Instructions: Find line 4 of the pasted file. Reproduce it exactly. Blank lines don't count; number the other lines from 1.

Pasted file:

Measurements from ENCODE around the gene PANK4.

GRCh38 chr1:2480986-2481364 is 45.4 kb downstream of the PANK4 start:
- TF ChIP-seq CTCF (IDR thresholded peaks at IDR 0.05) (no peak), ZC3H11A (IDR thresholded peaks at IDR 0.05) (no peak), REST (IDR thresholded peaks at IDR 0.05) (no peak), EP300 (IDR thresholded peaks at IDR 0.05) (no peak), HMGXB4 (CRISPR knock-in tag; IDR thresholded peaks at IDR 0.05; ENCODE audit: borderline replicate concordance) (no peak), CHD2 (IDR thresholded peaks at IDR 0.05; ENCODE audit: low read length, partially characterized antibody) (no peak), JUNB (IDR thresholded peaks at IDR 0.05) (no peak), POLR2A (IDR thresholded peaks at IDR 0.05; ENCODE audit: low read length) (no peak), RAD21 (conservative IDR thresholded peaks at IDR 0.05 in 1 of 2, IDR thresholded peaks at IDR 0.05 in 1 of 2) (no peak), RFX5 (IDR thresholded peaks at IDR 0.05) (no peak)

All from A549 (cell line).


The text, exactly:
All from A549 (cell line).